A group of universities, including the University of Wisconsin–Madison, has been named the newest Physics Frontier Center, the National Science Foundation announced Aug. 17. The center expands the reach and depth of existing capabilities in modeling some of the most violent events known in the universe: the mergers of neutron stars and their explosive aftermath.
The Network for Neutrinos, Nuclear Astrophysics, and Symmetries (N3AS) is already an established hub of eight institutions, including UW–Madison, that uses the most extreme environments found in astrophysics — the Big Bang, supernovae, and neutron star and black hole mergers — as laboratories for testing fundamental physics under conditions beyond the reach of Earth-based labs. The upgrade to a Physics Frontier Center adds five institutions, provides $10.9 million in funding for postdoctoral fellowships and allows members to cover an expanded scope of research.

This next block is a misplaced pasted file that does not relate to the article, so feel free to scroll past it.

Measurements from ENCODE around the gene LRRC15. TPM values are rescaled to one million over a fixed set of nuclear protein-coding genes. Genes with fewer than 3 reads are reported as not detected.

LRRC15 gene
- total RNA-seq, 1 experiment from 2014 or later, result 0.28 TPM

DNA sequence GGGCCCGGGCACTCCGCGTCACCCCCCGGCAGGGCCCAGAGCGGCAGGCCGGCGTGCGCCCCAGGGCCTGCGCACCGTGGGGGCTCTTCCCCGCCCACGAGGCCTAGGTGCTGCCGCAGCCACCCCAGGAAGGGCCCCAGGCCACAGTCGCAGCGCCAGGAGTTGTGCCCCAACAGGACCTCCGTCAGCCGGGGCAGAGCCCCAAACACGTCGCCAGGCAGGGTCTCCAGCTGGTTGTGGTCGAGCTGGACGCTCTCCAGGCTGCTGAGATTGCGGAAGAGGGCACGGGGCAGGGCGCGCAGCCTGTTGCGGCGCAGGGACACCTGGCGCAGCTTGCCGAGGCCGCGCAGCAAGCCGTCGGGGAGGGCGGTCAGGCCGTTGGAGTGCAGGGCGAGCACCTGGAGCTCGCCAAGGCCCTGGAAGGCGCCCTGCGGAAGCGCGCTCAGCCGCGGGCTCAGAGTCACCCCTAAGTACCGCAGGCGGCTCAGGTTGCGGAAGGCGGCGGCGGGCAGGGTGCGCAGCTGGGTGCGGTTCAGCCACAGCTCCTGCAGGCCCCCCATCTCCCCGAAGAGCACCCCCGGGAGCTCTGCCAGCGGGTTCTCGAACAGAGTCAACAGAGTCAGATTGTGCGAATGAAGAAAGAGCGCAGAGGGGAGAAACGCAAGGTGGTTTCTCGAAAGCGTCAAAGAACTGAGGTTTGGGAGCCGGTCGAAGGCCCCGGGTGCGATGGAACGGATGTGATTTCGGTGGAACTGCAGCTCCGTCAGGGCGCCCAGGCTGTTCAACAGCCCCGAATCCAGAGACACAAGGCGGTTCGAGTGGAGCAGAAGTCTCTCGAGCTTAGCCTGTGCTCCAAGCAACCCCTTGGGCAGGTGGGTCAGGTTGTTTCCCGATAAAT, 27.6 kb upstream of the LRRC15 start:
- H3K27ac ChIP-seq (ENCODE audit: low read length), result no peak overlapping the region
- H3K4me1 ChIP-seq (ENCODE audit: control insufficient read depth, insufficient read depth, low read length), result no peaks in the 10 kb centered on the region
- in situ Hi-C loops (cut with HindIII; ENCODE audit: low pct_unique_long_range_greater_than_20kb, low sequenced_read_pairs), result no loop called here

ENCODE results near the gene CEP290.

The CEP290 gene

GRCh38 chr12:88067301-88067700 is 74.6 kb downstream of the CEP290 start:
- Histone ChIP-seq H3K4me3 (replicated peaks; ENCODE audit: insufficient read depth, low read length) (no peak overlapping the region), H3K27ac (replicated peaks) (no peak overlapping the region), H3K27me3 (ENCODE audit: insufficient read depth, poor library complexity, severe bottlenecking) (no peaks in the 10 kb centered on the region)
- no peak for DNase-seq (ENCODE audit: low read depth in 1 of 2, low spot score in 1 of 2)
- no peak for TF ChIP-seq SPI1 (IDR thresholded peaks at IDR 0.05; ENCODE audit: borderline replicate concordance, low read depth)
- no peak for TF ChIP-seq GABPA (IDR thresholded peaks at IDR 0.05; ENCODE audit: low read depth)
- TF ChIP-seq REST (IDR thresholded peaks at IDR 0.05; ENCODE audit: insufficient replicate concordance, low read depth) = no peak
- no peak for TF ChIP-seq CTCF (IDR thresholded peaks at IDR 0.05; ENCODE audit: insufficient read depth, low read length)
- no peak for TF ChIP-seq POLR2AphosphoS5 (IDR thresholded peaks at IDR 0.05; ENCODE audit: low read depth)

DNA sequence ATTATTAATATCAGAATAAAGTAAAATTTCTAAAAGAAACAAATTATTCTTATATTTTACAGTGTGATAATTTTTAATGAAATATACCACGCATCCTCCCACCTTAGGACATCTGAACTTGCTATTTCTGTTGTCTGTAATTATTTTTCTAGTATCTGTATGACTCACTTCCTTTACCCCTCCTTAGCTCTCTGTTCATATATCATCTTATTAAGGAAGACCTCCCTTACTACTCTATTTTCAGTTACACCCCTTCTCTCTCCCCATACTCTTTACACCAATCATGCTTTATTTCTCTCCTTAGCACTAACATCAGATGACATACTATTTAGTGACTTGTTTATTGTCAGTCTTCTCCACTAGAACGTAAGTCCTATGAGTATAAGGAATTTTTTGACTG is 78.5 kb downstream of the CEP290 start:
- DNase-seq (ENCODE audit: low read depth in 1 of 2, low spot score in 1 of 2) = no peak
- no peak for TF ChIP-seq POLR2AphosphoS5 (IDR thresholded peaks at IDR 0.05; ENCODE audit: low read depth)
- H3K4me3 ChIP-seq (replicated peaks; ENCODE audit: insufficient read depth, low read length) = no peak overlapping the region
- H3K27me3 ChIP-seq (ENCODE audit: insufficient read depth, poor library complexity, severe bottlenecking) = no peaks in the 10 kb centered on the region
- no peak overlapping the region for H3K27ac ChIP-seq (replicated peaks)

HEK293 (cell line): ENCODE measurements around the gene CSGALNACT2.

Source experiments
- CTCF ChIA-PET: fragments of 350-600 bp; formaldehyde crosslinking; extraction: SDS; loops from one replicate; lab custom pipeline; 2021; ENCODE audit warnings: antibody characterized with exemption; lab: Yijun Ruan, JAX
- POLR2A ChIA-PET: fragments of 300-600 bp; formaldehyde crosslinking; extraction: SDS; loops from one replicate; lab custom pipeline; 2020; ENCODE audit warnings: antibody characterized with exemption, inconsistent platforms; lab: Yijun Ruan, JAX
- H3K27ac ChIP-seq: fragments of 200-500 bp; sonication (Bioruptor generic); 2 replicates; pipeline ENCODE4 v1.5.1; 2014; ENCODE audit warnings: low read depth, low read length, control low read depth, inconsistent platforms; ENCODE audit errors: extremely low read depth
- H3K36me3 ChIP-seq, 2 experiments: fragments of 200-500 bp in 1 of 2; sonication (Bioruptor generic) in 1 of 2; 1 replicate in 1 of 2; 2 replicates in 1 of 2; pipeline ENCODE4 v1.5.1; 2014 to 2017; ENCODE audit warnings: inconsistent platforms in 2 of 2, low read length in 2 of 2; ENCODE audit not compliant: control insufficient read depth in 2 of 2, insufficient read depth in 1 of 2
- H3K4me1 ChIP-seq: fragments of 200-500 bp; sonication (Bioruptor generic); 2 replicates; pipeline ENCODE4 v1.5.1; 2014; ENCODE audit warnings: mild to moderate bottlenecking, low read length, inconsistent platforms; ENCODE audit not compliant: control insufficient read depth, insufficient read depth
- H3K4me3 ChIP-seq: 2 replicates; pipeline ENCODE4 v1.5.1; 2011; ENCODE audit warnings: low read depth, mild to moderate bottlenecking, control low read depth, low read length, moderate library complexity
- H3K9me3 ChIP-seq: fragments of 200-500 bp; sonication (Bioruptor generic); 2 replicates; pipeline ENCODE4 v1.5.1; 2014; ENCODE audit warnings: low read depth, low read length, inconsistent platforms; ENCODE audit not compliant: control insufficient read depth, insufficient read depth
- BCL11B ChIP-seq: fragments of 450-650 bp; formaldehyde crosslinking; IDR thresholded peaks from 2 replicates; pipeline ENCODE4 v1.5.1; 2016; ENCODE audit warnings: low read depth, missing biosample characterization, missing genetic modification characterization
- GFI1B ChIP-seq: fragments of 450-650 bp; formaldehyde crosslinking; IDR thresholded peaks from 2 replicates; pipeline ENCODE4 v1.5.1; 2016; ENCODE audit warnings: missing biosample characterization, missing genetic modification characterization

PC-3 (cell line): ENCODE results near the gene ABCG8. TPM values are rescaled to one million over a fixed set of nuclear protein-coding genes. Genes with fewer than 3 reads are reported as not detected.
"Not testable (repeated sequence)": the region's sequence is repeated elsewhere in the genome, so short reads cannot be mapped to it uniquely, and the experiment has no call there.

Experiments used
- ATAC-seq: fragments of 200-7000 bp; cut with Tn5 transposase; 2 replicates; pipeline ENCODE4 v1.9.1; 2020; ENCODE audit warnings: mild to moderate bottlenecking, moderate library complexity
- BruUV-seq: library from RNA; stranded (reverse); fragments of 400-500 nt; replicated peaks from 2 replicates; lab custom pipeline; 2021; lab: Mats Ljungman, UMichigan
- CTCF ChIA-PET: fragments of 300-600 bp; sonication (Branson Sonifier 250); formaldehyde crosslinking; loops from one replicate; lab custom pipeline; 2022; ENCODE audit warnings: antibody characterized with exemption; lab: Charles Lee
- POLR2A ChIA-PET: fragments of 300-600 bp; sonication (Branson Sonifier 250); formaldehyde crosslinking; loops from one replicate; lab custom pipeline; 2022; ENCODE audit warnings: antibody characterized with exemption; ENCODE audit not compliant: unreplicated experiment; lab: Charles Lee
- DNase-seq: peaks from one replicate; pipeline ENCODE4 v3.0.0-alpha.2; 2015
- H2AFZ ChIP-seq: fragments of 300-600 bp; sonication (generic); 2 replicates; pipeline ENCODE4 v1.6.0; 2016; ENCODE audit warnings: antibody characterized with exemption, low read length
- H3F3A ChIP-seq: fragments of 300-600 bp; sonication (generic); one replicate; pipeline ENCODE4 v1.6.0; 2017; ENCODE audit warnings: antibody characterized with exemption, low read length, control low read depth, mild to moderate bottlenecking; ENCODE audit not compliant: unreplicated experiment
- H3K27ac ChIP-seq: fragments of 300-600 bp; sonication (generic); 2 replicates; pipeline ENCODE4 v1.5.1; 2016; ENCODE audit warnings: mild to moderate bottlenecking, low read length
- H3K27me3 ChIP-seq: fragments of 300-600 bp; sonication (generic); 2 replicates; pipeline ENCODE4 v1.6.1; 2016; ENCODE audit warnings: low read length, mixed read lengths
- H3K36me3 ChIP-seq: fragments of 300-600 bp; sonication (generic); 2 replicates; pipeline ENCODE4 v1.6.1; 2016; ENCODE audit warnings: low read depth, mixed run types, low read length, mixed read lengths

“For 20 years, we’ve expected that the growing precision of astrophysical and cosmological measurements would make this ﬁeld an increasingly important part of fundamental physics. Indeed, four monumental discoveries — neutrino masses, dark matter, the accelerating universe, and gravitational waves — have conﬁrmed this prediction,” says A. Baha Balantekin, a professor of physics at UW–Madison and one of the principal investigators for N3AS.